Hill EJ, Hawkins AJ, Ferris M, Weitzman M (2001) Finding an extra day a week: the positive influence of perceived job flexibility on work and family life balance Family Relations 50 (1) 49-58.
Martins EC, Terblanche F (2003) Building organisational culture that stimulates creativity and innovation European Journal of Innovation Management 6(1): 64-74.
At the beginning of July we took a bunch of fabulous future scientists in the form of 3rd year environmental science/biology students to the arctic circle for a field module. This was my first visit to the arctic and all I can say is WOW!
The field course teaches students about arctic ecology including plant identification and environmental surveys at different altitudes from the bog to the mountain top. We stay at the tourist station in Abisko in self-catered cabins looking out over Torneträsk (the second deepest lake in Sweden at 168 m and 70 km (43 miles) long) and in the shadow of mount Njulla. This year 20 students came along meeting us at Gatwick airport bright an early for the first of two flights. The third leg of the journey was a coach ride from Kiruna to Abisko and after settling in to accommodation our first task was to negotiate the local supermarket (in Swedish) and gawk at the very impressive pick-and-mix sweets selection which filled half the shop!
The next week took us to different locations around Abisko National Park and what follows is a photographic tour of some of the places we went!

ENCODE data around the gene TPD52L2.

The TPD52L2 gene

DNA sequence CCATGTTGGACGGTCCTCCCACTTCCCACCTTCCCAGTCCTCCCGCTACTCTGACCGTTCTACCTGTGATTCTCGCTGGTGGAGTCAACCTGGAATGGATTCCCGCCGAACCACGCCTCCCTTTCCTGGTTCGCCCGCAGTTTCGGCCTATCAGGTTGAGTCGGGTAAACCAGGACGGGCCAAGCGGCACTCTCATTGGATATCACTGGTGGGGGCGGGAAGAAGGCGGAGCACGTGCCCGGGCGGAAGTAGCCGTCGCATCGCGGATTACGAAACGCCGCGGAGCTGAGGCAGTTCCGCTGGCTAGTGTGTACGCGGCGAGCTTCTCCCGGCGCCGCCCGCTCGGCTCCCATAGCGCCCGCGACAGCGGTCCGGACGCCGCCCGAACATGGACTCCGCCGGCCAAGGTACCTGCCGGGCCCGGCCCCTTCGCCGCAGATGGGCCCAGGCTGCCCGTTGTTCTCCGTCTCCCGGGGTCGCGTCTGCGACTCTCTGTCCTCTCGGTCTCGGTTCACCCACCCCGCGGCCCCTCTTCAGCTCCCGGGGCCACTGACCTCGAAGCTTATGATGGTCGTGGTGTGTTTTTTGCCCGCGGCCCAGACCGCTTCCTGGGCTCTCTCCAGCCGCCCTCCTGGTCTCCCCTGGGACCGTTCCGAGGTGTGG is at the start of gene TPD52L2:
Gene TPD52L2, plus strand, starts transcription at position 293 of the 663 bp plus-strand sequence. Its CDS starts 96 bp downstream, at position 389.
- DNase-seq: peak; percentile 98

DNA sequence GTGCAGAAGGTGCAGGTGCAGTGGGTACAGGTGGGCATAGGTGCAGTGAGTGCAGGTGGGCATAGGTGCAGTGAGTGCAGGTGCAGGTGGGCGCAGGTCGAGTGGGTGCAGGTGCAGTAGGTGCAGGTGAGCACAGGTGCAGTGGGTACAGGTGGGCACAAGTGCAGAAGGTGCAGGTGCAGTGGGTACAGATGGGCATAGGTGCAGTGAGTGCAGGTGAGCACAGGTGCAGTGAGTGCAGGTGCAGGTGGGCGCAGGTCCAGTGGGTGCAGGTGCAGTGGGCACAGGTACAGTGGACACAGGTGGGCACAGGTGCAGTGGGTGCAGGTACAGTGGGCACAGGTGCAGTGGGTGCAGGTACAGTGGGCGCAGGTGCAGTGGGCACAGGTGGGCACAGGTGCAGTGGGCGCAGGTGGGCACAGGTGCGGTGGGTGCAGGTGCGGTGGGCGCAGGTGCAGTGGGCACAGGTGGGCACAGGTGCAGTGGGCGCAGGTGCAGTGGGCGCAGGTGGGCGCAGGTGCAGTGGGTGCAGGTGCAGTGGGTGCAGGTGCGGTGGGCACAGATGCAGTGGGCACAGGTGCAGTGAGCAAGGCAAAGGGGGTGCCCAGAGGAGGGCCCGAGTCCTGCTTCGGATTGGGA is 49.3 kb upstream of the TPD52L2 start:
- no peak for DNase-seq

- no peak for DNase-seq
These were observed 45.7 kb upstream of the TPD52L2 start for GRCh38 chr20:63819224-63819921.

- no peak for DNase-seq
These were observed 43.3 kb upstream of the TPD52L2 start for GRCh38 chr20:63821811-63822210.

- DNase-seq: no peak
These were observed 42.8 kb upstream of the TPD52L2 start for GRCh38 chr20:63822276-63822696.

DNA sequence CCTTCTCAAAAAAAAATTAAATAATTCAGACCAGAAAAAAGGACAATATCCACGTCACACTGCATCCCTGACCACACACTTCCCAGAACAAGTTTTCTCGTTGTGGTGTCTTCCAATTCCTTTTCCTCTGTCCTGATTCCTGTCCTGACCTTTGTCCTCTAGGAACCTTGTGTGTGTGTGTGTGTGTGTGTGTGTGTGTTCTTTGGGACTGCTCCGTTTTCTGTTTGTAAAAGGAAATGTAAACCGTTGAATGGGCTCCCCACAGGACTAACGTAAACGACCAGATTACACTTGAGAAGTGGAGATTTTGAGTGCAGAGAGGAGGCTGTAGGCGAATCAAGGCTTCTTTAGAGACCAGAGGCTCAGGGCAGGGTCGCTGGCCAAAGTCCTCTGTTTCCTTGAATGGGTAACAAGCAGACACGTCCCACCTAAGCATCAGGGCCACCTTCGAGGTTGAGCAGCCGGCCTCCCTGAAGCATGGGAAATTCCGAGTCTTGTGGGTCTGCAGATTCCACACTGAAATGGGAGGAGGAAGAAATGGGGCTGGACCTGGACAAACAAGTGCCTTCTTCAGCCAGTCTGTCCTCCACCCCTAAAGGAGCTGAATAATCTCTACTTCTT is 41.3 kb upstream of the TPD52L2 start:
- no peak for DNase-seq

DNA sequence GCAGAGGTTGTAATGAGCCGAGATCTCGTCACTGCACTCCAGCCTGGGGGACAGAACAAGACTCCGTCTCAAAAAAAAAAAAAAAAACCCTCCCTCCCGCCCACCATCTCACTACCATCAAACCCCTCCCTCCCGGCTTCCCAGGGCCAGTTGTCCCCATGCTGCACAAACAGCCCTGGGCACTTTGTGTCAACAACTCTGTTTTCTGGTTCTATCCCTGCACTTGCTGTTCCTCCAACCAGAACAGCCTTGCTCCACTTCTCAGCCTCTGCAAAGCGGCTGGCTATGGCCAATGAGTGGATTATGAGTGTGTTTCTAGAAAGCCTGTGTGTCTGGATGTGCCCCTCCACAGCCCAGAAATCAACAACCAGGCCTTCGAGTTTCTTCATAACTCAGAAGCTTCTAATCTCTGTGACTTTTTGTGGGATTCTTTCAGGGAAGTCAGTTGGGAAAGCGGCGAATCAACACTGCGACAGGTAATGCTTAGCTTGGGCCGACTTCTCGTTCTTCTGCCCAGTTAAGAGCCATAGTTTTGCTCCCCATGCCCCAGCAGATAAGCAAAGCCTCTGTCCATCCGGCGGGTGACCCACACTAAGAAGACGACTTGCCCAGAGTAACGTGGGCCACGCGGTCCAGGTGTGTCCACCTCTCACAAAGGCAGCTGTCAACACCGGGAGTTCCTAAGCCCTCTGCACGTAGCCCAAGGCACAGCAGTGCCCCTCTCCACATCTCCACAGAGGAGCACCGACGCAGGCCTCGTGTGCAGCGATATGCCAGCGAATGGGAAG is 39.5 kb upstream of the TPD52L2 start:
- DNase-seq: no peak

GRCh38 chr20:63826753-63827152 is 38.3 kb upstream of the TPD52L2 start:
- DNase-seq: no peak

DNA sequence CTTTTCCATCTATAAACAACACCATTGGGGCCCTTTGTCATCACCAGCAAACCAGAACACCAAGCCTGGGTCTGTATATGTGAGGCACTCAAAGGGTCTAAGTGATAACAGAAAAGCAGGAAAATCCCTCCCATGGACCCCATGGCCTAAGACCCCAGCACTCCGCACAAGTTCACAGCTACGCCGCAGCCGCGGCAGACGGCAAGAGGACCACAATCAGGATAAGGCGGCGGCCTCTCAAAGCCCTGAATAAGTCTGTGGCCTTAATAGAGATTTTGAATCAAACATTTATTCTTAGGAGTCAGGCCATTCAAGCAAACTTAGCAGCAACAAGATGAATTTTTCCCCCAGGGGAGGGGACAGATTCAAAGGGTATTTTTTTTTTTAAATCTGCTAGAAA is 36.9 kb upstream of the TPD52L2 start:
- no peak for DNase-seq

Day 1: Jokka river
Day 2: Njulla
The second day we took the chair lift up to the top of Njulla – it was colder than usual this year with a windchill of -4C and it was snowing as we headed back down. The students adopted penguin-like behaviour, huddling together in the lea of a rock while others tried star-jumps to warm up! Despite the cold everyone was impressed with the stunning view made even more spectacular by the changing cloud conditions!
Day 3: Paddas
Day 4: The bog
Day 5: Project day
Students then use the new skills they’ve learnt to test their own hypotheses which gives us some down time while students are out sampling…so we strolled out to the lake and edges of the Jokka for more botanising and bird watching.
I’ve not included any photos of students because they are yet to return from summer – perhaps they will write their own blog to give a students perspective. A previous year made their own video which you can find here.
This is a fantastic module where the students learn about arctic ecology and how climate change is impacting this fragile environment. For me this was a wonderful experience combining wonderful students (who had us in stitches laughing on multiple occasions while minutes later asking sensible in-depth questions) and doing things I choose to do on my vacations – botanising and walking in amazingly scenic landscapes!
One giant step for a researcher, one small leap for the research field
In a research world more and more obsessed with publish or perish, submitting research manuscripts can be a daunting hill to climb as a new researcher. That hill turns into a mountain when those results go against an existing paradigm.
This second blog is also inspired by the Rooting 2017 meeting in Umea in May (see the last blog here) and some amazing conversations I had with several PhD students and postdocs who have convincing results that go against different ideas in the root world. Despite discouragement from supervisors who thought the experiments wouldn't work, these researchers often did experiments anyway to produce truly interesting results!
This brings me to my first point: CONGRATULATIONS! YOU ARE NOW A BONIFIED RESEARCHER!
This really excites me - seeing the next cohort of research leaders thinking, testing and following their instinct and logic to do amazing science.
What worries me, however, is the consistent feeling of dread amongst these fantastic people regarding publishing these potentially controversial results and their impression that they won't be believed because they 'are nobody'.